On Sunday, “papagates” took down the $1 million first place prize in the Week 3 Week 3 DraftKings Millionaire Maker. A top daily fantasy player, papagates is among the many players who take advantage of DraftKings 150 entry limit in certain contests such as the Millionaire Maker.
After the contest, his win arose suspicion from followers of DFS because his brother, chipotleaddict, also won the same contest in October. The concern is that the brothers may have colluded when creating their lineups in Week 3 by making sure there was little overlap in their lineups. This could have been done to give one of the players a better chance at winning the top prize.
This news has has spread beyond the world of DFS to outlets such as the Wall Street Journal.
Fallout from the Controversy
Since, the papagates took down the prize, players on forums have been speculating about the possible wrongdoing.
There is no confirmation of wrongdoing, but the circumstances have led DraftKings to take the matter seriously. DrafKings Head of Compliance, Jennifer Aguiar stated that an investigation is ongoing and that if they did share lineups that would put them in violation of DraftKings rules. “That would effectively allow them to circumvent the site’s rules that limit the number of entries per person and that also prohibit collusion among users. If you are sharing lineups for the purpose of—for the lack of a better word—gaming the system, that is unacceptable.”
Some players have previously claimed that DraftKings has not done enough to investigate concern in previous contests. This is despite DraftKings recent clarification of the way it handles such matters. The industry has a whole has been under a microscope since the so-called data leak which occured during last year’s NFL season.
Matt Crowley aka chipotleaddict, denied any wrongdoing and stated that he and his brother communicated very little last week. Crowley told the Wall Street Journal that he understood the concerns given the two large wins but that we was “stunned and upset” of the allegations.
The Challenge for the DFS Industry
Regardless of whether there was or wasn’t any collusion, the case illustrates that full enforcement of rules and code of conduct can be extremely difficult to enforce. Friends and family are going to talk about daily fantasy sports, argue over their picks and probably even share some advice. In fact, it’s arguably one reason why sports fans love DFS so much and even one reason why DFS is becoming more social with social-friendly programs like DraftKings Leagues.
While some of the social aspect of the game is encouraged, the systematic effort to “game” the system is a different story entirely.
DraftKings only last month posted Community Guidelines which they aimed address some of the challenges in the policy. FanDuel released something similar called the Bill of Rights. Because of the sensitivity of the situation, DraftKings was quick to point out that there systems also detected the possible issues stating that their response “shows the site’s commitment to fair play the value of making lineup information publicly available.”
Conversations between friends and family about DFS can’t possibly be monitored, so a huge challenge in enforcement is still obvious. Another difficulty is drawing the line in the sand between harmless discussion and collusion between players to work the system. The industry needs a fair amount of self-policing combined with DraftKings and other DFS sites proving to players that they are going to be series about collusion even before an issue garners headlines. “We really value our community members and their ability to self-police. We are going to stay one or two steps ahead of anyone with ill intent,” said DraftKings spokesman Jason Alderman.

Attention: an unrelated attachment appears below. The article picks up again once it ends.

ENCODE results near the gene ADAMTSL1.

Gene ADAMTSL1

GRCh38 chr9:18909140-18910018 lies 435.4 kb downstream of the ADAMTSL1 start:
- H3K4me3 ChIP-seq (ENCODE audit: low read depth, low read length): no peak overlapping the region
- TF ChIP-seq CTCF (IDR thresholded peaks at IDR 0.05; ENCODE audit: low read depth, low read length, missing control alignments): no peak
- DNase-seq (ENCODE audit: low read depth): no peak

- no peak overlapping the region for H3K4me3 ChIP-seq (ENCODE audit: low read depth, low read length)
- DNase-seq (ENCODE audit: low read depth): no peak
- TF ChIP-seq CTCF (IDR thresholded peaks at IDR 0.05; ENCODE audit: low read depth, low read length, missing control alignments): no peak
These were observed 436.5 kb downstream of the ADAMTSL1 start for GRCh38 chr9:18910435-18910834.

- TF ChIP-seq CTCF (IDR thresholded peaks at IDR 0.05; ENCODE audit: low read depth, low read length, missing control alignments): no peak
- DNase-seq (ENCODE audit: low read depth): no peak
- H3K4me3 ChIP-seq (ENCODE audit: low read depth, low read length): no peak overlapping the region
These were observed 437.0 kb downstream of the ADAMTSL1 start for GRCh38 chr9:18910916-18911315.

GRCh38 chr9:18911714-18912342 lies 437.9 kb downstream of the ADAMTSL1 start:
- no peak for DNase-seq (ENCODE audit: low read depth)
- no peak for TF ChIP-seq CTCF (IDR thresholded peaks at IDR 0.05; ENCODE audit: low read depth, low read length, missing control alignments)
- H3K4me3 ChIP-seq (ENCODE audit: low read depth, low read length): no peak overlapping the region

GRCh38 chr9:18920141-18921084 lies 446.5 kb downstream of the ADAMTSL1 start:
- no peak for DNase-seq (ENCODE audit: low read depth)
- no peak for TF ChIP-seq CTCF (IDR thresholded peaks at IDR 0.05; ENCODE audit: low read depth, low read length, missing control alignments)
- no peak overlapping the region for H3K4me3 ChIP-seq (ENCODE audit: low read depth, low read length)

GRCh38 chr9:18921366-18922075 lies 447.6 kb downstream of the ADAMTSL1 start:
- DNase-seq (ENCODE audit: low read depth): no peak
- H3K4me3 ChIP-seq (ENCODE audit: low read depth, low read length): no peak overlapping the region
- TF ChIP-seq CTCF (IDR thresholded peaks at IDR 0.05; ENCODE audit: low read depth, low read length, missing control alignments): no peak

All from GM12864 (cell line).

Why do players enter so many lineups?
To the casual observer, one might ask why many DFS players enter so many different lineups. Unlike 50/50s or head to head contests where a stable, high-value lineup is desired, in a large tournament, a lineup often wins with high point totals from overlooked players.
In guaranteed tournaments, or GPPs, there are often very large fields with a relatively large number of maximum entries. Because a single entry is likely to win, a participant lower their variance by using strategies that vary their lineups and focus on players that aren’t likely to be widely drafted. This is type of player that isn’t likely to put up many points, but if they do, could potentially put up a lot. Due to this fact, these lineups often focus on the “boom or bust” type of player, a lot of entries are needed to lower the variance.
This is how players can beats tens of thousands of other entries and win a life changing prize of $1 million. You vary enough lineups and pick your “boom or bust” players wisely you can potentially have that lineup that does really well, even if many of the others were duds.
Using multiple lineups in a given contest is a strategy that is perfectly allowed by the rules and even encouraged. Indeed, the practice of entering multiple lineups in a single contest is quite popular. In the Rotogrinders report from the Week 3 Millionaire Maker, only 33% of all entries were from players using a single lineup (although it should be noted that the overall % of players entering these contests is skewed because of the multiple contests entered..
Even though these contests are among the most popular with players, for those that don’t like entering these contests, there are contests available with lower maximum entries. The headline grabbing prize pools of the Millionaire Maker and Sunday Million at FanDuel have such large prize pools because players are able to enter a large number of contests.